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Insulating a stepped foundation from the interior

I have a basement room that I'm planning to insulate. It's new 2x6 construction but the foundation is 15 years old. It's in zone 6. It's stepped with the west wall being half 8ft and half 4 ft of poured concrete, a south wall being 2ft and an east wall being a 1/2 ft off the floor. I insulated the exterior of west wall with 2in of XPS from the outside while digging it out for a drain. That wall had been getting wet, but is now very dry due to the drain work. I'll also be building a wall to seperate the garage from the room and insulating above the garage.

There is a wood stove and a wall of south glazing in the room. I wasn't planning on insulating the floor.

I am considering framing a 24oc inner wall from ceiling to floor which means the outer wall will be partially concrete. I'd use PT on the floor plate with sill seal under that. Making a 12in space to insulate with roxul or perhaps cellulose.

I don't feel really good about burying the sill behind insulation. I like being able to see the sills in house, so my alternative is to roxul the 2x6 framed sections and puting an inner layer of 1in polyiso over the studs. Leaving the concrete heat sink and sill exposed for me to look at..

Any watchouts with my inner wall idea? Any feedback in general? A better way?

Thanks,
Steve

Asked by stephen edge
Posted Mon, 01/28/2013 - 22:17

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3 Answers

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Stephen,
My own rule for insulating basement walls (or walls that are partially below grade) is to avoid the use of air-permeable insulation like fiberglass batts, Roxul mineral wool, or cellulose. The danger is that some of the concrete will be cold, and the warm interior air will reach the concrete, leading to condensation.

It's always safer to use rigid foam or spray foam for this application. There are a variety of ways to do it. You can insulate the concrete separately from the framed wall if you want, or you can frame up a new stud wall as your propose. Just pay attention to air sealing and the continuity of your thermal barrier, and try not to leave any air space between your concrete wall and your insulation layer.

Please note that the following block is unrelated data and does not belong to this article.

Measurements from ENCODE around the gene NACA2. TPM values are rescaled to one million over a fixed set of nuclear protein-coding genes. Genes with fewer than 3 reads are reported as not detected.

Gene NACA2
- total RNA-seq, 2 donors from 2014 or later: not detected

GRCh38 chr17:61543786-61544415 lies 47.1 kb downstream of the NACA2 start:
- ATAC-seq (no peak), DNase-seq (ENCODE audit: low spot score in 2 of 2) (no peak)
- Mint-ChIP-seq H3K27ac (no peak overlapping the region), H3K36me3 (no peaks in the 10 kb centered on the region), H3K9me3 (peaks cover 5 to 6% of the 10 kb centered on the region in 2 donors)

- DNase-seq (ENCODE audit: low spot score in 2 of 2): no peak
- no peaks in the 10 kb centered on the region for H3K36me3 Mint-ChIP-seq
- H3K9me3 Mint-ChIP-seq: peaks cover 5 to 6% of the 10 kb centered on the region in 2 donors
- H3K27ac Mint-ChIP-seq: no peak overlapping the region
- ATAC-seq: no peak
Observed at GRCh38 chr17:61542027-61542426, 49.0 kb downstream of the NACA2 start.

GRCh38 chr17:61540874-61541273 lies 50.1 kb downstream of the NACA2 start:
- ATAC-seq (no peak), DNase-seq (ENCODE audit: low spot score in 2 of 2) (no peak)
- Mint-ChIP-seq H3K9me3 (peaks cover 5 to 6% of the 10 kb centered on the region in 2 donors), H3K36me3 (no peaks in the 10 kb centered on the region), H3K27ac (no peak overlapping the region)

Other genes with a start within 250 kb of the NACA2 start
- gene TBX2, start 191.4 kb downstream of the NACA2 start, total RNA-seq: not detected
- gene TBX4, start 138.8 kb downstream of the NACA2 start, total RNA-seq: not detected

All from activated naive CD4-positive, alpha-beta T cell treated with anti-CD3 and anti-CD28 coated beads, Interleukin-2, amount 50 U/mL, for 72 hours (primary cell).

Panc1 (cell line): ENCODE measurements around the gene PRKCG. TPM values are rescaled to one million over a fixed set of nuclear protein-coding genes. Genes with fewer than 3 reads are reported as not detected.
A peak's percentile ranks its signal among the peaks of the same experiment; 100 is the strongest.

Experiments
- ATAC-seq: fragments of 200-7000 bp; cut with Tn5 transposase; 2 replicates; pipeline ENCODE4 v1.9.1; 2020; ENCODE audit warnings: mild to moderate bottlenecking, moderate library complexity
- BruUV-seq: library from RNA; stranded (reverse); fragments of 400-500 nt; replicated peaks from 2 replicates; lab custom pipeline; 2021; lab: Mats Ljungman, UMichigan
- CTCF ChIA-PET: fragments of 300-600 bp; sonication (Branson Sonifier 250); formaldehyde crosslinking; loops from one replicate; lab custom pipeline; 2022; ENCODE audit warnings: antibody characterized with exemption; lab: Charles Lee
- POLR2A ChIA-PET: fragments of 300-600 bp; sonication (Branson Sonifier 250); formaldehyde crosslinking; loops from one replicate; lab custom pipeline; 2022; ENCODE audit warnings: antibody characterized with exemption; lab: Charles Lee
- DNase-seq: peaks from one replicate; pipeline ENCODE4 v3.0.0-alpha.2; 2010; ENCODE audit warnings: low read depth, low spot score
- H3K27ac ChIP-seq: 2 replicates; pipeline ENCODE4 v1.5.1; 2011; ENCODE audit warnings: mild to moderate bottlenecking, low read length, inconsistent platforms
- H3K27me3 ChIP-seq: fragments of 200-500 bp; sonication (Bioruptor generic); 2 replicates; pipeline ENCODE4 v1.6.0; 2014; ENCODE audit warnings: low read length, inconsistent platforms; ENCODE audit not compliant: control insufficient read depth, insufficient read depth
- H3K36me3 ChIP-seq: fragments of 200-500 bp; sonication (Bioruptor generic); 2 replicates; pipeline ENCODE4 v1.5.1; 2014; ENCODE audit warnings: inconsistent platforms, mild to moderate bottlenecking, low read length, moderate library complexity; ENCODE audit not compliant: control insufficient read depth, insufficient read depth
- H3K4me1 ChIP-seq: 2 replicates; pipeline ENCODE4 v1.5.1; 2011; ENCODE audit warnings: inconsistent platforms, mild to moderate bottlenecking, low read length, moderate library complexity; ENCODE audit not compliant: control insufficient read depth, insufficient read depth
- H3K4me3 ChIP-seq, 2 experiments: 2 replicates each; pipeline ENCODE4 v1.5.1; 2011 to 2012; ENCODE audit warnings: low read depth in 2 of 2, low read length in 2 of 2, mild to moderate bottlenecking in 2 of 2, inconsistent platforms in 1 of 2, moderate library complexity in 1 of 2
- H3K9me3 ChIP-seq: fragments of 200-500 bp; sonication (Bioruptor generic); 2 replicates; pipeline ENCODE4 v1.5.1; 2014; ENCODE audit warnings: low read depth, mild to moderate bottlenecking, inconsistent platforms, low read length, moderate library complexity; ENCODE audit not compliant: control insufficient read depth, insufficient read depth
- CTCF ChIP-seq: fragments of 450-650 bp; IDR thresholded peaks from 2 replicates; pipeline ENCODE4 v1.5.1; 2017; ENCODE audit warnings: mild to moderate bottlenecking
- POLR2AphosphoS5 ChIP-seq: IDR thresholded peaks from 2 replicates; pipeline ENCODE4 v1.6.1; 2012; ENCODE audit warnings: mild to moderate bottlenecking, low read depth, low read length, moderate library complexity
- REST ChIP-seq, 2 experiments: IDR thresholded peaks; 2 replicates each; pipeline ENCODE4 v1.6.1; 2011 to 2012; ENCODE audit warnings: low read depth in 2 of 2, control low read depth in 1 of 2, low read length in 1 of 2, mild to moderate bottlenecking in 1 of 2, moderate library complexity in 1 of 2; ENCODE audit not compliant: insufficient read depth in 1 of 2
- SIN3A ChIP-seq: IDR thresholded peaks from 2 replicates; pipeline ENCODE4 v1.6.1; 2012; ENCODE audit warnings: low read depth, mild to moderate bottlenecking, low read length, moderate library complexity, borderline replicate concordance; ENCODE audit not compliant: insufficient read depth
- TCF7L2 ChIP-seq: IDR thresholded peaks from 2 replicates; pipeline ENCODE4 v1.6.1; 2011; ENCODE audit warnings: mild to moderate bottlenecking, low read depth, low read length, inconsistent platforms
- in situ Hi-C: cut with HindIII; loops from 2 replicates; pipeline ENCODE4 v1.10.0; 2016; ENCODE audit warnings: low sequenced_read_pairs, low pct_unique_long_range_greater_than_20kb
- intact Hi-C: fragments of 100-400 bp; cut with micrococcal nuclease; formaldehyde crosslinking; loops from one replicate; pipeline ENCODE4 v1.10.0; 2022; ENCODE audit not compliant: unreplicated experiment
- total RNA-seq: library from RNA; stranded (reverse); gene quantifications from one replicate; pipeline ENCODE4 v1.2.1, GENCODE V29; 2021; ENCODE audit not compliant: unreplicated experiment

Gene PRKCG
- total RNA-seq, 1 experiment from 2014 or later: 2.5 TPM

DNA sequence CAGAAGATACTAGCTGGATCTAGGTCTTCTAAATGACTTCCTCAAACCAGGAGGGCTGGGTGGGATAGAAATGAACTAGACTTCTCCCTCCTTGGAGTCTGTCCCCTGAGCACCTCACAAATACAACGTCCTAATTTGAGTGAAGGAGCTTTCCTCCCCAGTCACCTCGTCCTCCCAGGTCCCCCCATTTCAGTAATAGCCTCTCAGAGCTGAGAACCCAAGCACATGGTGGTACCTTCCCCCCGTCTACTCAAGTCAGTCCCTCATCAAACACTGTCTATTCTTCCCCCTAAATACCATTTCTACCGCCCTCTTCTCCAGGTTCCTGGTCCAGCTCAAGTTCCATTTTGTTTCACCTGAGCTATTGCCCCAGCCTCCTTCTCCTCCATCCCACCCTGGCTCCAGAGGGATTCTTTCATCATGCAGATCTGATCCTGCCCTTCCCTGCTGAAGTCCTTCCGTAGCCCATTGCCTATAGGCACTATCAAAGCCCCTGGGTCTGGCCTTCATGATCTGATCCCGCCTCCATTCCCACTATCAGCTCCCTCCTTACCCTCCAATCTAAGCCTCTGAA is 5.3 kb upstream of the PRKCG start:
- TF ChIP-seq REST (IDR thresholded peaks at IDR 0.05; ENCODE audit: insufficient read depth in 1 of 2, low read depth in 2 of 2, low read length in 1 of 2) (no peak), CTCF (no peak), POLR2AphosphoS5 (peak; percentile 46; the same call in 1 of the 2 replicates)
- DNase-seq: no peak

Answered by Martin Holladay, GBA Advisor
Posted Tue, 01/29/2013 - 08:55

2.
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Thanks Martin. Is it a big penalty in heating dollars if I were to not insulate the concrete and sill at all? Keeping in mind that the biggest wall has insulation on the outside and the south wall is baking in the sun all day (when it's sunny)... Do the concrete walls serve as a thermal mass for the wood stove, which is the primary heat source for the house? Or are they just a heat sink that will be sucking away BTU all day?

Answered by stephen edge
Posted Tue, 01/29/2013 - 09:55

3.
Helpful? 0

Stephen,
If you have installed R-10 of rigid foam on the exterior of your basement wall, that meets the minimum requirement of the building code.

There's a problem, however: if you only insulate one out of four concrete walls, you haven't really provided continuous insulation. You end up with a big thermal break at the corners. Heat will just find away around your insulation, because concrete is a conductor.

Because you weren't able to insulate all of the exterior of your concrete walls (on all 4 sides), I urge you to insulate your concrete walls on the interior.

In your climate, there really isn't any thermal mass benefit to keeping your basement walls inside of your thermal envelope, so don't let thermal mass considerations lead you astray.

Answered by Martin Holladay, GBA Advisor
Posted Tue, 01/29/2013 - 10:32

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